This being said, the Report states that the concept of separation of powers should not be seen as “inflexible”. A further, somewhat disquieting statement was that:

Courts’ current approach is not useful and has resulted in the courts sidelining themselves in the dialogue with the executive and legislation over the constitutional vision of a better life for all. The courts have effectively diminished their own role, to the detriment of all spheres of government and the poor in South Africa”.

The traditional view is that openness and transparency require that the “conversation” between the elected branches of government and the judiciary properly should take place in a courtroom, on record, and must be accessible to the public. What is suggested is a more extensive “constitutional dialogue” than that which currently exists in a limited form, being the court process itself. The Report states that “each arm should be aiming to fulfil the promise of the Constitution to provide a better life for all – if this can be achieved without litigation, so much the better”. The Report records that most members of the bench interviewed were not against this approach, but there were sceptics who say it would interfere with the independence of the judiciary. It remains to be seen whether or not the suggested “constitutional dialogue” is implemented, and if so, how.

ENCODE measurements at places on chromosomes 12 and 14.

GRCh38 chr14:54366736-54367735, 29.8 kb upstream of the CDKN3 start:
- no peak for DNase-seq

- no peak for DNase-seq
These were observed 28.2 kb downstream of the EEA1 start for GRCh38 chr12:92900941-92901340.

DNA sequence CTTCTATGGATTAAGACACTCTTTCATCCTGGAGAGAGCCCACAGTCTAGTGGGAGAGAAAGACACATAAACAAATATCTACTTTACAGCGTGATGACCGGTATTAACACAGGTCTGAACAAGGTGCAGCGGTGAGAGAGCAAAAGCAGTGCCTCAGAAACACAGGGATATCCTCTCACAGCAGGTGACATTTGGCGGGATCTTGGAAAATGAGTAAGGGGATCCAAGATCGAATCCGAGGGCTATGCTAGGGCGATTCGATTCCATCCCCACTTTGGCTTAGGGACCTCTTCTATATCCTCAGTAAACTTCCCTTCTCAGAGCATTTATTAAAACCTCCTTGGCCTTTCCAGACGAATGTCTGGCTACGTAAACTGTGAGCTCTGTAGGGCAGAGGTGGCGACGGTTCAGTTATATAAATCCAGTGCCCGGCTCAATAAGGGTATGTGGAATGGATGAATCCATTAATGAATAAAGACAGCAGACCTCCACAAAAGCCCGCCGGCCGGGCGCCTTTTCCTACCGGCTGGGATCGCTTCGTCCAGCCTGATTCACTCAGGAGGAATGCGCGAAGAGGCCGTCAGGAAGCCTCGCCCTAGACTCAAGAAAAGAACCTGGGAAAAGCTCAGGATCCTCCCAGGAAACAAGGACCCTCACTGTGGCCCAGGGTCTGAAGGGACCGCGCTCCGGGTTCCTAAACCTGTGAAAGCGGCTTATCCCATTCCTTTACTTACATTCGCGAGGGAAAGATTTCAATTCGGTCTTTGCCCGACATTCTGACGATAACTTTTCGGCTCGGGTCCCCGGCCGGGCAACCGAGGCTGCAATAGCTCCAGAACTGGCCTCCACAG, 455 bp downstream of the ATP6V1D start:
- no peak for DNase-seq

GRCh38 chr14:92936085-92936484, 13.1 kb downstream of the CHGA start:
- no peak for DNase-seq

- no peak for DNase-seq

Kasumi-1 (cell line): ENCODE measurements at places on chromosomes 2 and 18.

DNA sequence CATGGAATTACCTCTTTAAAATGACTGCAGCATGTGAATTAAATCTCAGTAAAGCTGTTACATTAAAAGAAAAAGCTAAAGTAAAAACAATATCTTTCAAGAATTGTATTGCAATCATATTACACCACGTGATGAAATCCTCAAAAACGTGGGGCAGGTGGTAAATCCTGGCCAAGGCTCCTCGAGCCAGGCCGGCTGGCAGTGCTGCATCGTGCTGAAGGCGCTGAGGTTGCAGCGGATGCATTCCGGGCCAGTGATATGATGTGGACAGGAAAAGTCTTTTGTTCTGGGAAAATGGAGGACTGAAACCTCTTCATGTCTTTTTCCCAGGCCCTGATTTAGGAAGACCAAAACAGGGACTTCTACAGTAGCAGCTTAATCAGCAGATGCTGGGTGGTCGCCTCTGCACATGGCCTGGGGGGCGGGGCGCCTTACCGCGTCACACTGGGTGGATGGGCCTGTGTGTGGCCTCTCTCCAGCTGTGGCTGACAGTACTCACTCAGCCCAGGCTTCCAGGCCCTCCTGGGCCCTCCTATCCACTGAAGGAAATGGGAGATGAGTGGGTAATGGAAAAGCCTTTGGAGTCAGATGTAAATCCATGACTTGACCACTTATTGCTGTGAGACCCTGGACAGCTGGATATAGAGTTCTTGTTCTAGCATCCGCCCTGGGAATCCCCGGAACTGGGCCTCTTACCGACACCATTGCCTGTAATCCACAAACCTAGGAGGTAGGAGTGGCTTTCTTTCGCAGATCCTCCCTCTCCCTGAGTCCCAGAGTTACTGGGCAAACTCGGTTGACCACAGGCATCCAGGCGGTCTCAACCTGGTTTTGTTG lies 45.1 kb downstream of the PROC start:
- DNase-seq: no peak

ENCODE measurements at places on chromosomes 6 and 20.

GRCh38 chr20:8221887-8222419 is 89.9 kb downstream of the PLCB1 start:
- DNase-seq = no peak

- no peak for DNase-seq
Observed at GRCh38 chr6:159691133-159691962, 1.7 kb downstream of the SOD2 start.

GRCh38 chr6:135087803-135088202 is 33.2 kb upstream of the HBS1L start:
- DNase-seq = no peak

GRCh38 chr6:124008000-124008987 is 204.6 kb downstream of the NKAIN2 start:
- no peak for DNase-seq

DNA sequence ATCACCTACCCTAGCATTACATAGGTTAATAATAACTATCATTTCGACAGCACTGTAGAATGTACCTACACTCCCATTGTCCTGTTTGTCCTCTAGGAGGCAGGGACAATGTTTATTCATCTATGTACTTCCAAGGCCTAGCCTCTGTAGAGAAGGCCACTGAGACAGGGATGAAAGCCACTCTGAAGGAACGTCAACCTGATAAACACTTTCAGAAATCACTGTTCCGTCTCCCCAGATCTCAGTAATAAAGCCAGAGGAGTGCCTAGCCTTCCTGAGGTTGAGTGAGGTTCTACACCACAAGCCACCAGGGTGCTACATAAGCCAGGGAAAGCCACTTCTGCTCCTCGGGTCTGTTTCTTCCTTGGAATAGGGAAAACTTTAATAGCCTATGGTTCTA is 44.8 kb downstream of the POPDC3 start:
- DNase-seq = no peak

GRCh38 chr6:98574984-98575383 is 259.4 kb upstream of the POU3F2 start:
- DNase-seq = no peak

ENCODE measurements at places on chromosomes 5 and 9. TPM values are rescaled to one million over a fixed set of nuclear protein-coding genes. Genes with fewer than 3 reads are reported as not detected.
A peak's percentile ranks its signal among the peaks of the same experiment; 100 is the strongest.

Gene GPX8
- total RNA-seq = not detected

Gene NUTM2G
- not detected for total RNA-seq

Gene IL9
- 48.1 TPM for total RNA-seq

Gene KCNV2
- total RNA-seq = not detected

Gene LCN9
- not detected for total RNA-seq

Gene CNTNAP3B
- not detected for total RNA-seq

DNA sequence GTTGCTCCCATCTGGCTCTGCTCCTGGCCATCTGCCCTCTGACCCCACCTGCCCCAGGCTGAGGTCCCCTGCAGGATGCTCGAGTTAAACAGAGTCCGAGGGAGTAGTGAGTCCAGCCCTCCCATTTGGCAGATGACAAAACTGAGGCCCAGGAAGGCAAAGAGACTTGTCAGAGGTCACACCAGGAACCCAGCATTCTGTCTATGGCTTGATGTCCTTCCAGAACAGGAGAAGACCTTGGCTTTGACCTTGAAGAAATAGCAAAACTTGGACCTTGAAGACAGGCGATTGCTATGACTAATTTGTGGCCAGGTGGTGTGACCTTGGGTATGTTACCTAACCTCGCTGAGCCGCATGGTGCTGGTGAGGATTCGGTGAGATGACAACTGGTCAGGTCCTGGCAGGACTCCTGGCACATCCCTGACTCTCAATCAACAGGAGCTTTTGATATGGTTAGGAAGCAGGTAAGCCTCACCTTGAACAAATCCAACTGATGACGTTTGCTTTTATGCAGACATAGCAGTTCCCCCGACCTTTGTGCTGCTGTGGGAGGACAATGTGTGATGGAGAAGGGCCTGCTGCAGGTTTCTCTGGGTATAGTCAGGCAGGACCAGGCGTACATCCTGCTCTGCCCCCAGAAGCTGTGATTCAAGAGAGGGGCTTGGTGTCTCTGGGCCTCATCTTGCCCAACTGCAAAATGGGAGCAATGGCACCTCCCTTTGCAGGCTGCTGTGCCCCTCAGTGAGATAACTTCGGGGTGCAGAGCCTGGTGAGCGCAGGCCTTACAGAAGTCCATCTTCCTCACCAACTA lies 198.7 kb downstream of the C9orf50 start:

All this seems to be a criticism of the courts for what they are rather than what they do. It is also surprising given the regular outcries by the executive and legislature that the courts overreach their mandate. It also flies in the face of the Report’s earlier conclusion that the jurisprudence of the Constitutional Court and Supreme Court of Appeal has been largely transformational.